At the core of this issue is a collection of essays organized and guest-edited by Margaret P. Karns called "The United Nations at Seventy-Five: Looking Back to Look Forward." The collection contains contributions from David Malone and Adam Day; Ellen J. Ravndal; Ramesh Thakur; Susanna P. Campbell; Devaki Jain; Bertrand Ramcharan; Maria Ivanova; Karns, Kirsten Haack, and Jean-Pierre Murray; and Sophie Harman. Additionally, the issue includes an article by Jack McDonald on information, privacy, and just war theory and an essay by Anthony F. Lang, Jr. on constructing universal values. It also contains a review essay by Sarah C. Goff on freedom and justice in trade governance, and book reviews by Michael Blake, Elizabeth Kahn, Jamie Mayerfeld, and John Williams.
Constructing Universal Values? A Practical Approach
Anthony F. Lang
This essay explores the possibility of universal values. Universal values do not exist as Platonic ideals nor do they exist in clearly defined lists of rules or laws. Rather, universal ethical claims are constructed through the actions of individual political leaders, scholars, and activists. This essay explores how such normative constructions take place.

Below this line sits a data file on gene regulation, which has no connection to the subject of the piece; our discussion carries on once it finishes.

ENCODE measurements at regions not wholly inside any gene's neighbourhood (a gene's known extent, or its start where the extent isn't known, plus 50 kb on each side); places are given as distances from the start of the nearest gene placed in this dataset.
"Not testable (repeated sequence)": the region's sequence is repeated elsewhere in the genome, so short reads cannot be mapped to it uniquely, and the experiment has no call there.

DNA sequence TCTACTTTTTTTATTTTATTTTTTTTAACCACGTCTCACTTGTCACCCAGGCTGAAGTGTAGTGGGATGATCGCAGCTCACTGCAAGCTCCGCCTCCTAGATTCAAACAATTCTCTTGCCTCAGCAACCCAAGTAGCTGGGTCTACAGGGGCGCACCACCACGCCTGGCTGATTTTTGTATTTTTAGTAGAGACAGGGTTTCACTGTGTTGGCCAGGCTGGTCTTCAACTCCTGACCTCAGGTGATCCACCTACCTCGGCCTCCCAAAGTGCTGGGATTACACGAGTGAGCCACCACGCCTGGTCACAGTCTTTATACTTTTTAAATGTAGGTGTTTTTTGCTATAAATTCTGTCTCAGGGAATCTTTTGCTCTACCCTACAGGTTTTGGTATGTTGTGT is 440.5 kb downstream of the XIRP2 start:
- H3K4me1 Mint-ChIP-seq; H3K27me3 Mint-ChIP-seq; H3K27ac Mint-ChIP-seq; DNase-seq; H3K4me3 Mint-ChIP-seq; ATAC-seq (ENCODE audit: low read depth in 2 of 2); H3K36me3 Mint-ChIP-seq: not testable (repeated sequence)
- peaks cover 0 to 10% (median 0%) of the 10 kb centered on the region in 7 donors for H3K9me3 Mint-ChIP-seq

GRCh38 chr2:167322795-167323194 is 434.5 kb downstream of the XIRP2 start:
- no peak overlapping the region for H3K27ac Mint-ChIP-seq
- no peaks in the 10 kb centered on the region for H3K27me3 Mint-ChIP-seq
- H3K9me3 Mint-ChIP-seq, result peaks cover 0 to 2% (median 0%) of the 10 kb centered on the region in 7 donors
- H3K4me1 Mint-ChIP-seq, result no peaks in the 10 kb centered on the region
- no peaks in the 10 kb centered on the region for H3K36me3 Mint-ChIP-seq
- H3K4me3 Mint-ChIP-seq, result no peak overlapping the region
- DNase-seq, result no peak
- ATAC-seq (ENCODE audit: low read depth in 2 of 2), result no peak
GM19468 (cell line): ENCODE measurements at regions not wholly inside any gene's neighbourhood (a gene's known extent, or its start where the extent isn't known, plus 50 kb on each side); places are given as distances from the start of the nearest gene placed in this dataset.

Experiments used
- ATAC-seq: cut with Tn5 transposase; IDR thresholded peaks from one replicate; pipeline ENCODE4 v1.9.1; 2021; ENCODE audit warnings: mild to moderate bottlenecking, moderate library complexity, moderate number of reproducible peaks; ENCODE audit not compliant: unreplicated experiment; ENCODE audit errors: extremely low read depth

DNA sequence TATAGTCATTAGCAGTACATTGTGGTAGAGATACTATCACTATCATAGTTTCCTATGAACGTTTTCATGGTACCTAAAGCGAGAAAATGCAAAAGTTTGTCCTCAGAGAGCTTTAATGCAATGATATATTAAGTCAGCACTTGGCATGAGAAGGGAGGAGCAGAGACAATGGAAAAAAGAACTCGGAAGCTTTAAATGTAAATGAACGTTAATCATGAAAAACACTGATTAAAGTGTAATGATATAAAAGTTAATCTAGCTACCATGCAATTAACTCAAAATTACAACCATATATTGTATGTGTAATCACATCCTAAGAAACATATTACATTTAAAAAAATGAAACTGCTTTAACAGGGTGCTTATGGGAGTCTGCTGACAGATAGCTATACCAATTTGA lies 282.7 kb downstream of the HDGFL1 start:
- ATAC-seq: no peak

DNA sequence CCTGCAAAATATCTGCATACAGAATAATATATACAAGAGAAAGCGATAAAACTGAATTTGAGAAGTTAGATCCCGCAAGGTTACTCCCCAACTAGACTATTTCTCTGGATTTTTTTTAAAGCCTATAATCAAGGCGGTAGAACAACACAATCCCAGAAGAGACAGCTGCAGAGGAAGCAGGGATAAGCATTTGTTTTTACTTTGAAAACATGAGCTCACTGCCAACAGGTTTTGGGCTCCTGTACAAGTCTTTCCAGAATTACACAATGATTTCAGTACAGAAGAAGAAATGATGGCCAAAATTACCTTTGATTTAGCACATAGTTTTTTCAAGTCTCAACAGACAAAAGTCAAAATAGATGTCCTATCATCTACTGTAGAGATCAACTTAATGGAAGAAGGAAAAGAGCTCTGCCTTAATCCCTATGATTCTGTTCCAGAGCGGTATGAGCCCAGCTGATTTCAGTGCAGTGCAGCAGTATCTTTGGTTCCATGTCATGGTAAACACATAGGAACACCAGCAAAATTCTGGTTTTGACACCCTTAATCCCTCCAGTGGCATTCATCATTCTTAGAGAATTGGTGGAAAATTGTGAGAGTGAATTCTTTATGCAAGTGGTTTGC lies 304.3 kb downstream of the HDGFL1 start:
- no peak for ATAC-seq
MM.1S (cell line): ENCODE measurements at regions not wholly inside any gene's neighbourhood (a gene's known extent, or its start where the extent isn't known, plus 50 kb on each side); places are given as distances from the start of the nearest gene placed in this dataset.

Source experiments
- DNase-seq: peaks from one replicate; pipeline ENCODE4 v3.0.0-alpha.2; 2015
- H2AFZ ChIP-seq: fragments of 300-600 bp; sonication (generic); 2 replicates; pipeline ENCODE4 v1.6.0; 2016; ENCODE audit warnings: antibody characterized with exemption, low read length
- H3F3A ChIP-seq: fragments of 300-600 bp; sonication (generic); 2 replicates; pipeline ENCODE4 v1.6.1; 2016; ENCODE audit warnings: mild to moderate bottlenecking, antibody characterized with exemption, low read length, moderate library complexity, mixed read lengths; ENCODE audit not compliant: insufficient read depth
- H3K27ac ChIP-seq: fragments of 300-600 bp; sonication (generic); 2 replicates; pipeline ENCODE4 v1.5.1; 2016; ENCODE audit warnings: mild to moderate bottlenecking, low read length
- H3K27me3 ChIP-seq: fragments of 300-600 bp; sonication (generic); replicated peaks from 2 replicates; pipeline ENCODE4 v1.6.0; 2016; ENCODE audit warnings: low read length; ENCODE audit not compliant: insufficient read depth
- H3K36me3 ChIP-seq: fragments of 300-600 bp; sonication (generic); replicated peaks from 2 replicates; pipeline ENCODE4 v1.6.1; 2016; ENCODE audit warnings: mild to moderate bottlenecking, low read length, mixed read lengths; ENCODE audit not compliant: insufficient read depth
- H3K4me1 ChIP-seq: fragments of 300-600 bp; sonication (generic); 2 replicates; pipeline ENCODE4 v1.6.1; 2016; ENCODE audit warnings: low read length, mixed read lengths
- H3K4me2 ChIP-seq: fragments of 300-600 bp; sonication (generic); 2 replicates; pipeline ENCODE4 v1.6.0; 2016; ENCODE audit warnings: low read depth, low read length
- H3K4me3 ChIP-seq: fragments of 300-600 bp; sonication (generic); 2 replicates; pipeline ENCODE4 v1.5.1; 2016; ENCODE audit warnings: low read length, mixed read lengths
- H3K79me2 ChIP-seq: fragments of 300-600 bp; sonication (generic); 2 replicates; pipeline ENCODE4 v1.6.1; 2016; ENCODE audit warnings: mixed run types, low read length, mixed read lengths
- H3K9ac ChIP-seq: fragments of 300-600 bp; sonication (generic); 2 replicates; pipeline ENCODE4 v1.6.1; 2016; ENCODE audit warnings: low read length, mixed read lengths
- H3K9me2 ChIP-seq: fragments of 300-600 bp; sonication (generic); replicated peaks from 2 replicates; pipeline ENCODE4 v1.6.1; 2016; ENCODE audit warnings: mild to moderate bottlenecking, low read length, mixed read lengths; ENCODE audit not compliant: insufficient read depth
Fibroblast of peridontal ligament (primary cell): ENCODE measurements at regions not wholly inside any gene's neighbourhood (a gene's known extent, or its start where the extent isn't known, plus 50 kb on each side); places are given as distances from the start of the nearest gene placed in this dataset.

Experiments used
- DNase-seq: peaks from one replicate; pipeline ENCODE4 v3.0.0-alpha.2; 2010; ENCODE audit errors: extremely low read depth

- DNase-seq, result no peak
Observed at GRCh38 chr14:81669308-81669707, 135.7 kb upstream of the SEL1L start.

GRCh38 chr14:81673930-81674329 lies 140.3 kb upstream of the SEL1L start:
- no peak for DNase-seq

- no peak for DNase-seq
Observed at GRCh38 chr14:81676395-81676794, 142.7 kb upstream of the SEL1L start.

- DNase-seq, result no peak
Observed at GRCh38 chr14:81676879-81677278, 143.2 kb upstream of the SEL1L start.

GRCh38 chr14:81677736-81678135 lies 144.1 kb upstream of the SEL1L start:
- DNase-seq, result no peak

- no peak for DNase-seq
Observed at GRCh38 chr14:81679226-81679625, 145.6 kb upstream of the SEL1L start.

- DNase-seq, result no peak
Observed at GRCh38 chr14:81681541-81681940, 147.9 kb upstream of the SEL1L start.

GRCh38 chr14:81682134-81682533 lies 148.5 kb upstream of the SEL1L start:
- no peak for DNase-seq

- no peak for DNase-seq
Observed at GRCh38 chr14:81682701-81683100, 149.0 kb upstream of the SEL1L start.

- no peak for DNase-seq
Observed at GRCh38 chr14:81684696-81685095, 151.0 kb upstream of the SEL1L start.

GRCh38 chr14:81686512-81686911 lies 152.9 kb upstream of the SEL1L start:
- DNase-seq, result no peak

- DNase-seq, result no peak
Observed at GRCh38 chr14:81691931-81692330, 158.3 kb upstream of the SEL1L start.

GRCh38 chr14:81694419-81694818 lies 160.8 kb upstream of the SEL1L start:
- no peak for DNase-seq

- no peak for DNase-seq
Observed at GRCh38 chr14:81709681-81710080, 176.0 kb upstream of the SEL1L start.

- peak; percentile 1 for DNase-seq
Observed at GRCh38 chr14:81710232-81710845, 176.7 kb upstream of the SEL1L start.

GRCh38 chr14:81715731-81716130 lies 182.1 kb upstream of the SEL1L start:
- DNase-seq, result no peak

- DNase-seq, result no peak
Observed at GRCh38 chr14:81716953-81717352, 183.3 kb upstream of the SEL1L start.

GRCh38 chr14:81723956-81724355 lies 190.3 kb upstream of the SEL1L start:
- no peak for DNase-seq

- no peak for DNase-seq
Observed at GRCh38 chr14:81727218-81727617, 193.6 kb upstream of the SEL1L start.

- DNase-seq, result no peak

SPECIAL ISSUE COLLECTION
THE UNITED NATIONS AT SEVENTY-FIVE: LOOKING BACK TO LOOK FORWARD
Introduction: Looking Back to Look Forward
Margaret P. Karns
The seventy-fifth anniversary of the founding of the United Nations in 1945 invites us to look back at the achievement of creating this new organization. It also prompts us to ask: Where is the organization today? How well has it fulfilled and is it still fulfilling the high ideals of its Charter?
Taking Measure of the UN's Legacy at Seventy-Five